30 september 2020

Central Asia news

Kazakhstan: Nazarbaev Announced his Anti-Corruption Plan

08.11.2008 15:58 msk


Politics Kazakhstan

On November 6 the ruling Nur Otan party held an anti-corruption forum in Astana. As corruption poses serious challenges to this post-Soviet state, its officials are likely to be concerned with it rather on personal level than formal one. Making what it appeared like a policy speech addressed to all government workers in Kazakhstan, President Nursultan Nazarbaev displayed not only his anti-corruption zeal but also taught Kazakh officials how to behave properly in public. Officials, he said, must become role models of justice and modesty.

Eight ethical norms proposed by the president for the officials include “honesty” and “law-abidingness,” which encourages interference in any actions harmful for national interests committed by some other government workers. The future moral code might as well include the president’s warning that whoever shouts and swears dirtily at subordinates must be dismissed. This idea was repeated by the president several times, as he said that officials should not “confuse” their own money with that of the government and must be able to provide financial background for their livelihoods, which often look disproportionately fancy considering their budget-based salaries.

The president reminded of a strictly defined list of corruption-related crimes and tightened charges. Officials fired with charges of corruption will be stripped of privileges and banned from working in the state agencies again. According to a survey referred by the president, many people of Kazakhstan find themselves in situations where giving bribes prove more effective in solving their matters than going through legal procedures. It revealed that corruption highly penetrated such state institutions as the law enforcement agency, local administration, and such spheres as judiciary, health, and education. More than 1,500 corruption cases have been registered throughout the country since January.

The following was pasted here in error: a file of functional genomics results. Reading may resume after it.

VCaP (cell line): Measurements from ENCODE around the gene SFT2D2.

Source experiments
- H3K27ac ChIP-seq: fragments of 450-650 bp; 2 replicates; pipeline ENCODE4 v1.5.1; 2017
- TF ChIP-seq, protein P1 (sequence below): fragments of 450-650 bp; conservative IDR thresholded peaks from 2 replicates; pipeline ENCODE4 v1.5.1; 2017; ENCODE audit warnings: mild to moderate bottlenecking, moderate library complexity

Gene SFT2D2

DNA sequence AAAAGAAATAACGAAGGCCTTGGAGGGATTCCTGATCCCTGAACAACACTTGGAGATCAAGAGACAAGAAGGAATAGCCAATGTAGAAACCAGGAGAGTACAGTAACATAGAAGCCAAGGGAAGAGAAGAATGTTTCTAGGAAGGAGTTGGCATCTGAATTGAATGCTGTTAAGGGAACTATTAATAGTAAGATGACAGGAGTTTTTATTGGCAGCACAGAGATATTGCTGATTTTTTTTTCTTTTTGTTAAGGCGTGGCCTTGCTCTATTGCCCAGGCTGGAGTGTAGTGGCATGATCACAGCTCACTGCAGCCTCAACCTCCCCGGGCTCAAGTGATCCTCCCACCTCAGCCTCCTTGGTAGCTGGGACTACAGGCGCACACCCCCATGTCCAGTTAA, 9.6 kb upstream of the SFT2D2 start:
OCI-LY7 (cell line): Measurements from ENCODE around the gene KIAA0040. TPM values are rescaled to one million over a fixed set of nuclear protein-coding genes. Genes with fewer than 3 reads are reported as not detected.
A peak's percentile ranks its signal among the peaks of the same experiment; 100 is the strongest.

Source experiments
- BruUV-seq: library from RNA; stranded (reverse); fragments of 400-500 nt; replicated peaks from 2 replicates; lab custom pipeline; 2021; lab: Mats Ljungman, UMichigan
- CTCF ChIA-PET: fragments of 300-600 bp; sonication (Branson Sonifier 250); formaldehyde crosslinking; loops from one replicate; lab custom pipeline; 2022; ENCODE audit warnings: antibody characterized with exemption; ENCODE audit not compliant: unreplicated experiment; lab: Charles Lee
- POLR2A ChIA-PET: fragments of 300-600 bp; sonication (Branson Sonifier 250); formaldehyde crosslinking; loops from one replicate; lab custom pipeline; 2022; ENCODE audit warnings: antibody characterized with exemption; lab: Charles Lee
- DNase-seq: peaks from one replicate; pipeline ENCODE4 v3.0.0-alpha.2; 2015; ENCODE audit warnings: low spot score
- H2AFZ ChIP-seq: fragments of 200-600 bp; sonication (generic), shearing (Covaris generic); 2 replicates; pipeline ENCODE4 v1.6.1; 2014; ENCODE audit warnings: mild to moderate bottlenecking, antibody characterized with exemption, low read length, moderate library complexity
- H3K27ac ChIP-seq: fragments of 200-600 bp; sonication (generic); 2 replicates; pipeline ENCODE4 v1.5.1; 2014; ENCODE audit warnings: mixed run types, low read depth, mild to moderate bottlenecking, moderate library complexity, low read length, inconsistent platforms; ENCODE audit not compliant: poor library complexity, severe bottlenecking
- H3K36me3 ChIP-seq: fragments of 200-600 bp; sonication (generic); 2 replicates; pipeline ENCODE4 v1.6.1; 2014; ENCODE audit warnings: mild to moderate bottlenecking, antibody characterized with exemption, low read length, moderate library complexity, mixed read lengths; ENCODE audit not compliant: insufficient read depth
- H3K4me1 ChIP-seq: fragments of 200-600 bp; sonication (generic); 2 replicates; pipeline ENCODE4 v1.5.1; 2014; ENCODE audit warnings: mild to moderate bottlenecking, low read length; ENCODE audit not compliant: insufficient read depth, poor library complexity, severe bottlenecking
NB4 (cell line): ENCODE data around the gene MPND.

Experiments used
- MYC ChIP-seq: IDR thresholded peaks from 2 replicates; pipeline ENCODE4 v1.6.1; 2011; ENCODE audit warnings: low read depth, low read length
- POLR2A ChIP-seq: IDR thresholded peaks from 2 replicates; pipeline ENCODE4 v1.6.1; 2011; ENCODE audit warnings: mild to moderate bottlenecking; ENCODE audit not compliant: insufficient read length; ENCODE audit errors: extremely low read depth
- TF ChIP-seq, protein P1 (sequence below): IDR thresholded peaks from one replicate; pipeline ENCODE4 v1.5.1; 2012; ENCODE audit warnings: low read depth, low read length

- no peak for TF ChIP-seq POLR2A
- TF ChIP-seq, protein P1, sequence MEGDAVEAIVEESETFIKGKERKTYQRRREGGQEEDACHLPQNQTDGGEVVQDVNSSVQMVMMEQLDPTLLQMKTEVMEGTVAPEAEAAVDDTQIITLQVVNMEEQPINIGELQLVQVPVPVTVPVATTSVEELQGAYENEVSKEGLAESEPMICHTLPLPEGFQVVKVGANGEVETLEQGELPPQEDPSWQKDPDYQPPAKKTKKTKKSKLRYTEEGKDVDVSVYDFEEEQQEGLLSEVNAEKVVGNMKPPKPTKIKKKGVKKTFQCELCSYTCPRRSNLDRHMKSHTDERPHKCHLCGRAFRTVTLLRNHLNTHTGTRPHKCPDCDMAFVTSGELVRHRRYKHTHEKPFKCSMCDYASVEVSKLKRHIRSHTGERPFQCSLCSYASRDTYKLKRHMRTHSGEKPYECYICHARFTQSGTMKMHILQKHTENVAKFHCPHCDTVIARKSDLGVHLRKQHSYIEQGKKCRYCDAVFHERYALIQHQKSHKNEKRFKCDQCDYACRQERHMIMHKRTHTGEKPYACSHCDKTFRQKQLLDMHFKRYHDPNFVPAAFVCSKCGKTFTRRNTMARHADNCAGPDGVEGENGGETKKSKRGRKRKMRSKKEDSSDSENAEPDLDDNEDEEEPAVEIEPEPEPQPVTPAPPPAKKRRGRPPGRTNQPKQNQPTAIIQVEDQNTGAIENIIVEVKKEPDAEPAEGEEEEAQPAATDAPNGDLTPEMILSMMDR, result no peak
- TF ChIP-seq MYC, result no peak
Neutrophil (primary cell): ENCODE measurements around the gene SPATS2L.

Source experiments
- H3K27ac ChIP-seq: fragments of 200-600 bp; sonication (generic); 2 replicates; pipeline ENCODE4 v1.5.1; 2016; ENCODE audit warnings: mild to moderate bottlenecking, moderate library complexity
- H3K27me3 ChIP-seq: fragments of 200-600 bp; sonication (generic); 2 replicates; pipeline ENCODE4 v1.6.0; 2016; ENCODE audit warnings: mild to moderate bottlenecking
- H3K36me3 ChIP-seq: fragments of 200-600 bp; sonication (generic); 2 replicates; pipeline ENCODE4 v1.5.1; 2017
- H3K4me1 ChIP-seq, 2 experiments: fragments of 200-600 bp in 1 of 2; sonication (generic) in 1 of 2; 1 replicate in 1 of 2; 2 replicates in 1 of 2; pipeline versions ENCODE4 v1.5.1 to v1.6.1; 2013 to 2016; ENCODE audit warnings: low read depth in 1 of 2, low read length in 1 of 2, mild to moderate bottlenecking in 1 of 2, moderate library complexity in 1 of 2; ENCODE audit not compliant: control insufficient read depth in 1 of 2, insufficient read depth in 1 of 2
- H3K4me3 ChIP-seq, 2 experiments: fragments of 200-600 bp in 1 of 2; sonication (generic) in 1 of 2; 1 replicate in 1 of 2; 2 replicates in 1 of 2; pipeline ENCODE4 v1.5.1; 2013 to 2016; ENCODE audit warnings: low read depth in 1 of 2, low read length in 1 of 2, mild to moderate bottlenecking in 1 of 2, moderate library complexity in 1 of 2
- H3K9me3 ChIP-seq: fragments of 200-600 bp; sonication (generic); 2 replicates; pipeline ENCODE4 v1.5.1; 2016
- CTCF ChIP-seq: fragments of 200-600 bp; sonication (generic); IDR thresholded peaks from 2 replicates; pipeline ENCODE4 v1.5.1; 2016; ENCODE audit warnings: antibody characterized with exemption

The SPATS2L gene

“It threatens our country’s economic growth and political stability,” Nazarbaev said. He proposed to concentrate power of fighting corruption in one body as opposed to today’s situation where this power is dispersed among the National Security Committee, tax and anti-corruption agencies. Specifically, the national anti-corruption plan suggested by the president envisages financial monitoring, mechanisms obliging officials to critically react to corruption cases revealed in mass media, and reports of corruption level of each government agency, according to which they will be later judged.

The president said that the Kazakhstan’s government system is standing on the doorsteps of bringing in a new generation of professional government workers, who would strictly follow the ethical norms. It appears easier to hire new people than to re-educate the incumbents like akims, or local government heads that worked in the same position for years. Creation of lobby groups might as well break down the corruption schemes promoting corporate interests at the expense of the government, said the president.

The government’s attempts to secure the financial stability should be seen against a backdrop of the world financial crisis, said Nazarbaev. Predicting rise in house prices, the president called for people to abandon their practice of saving money expecting lower prices and begin buying houses on the current price.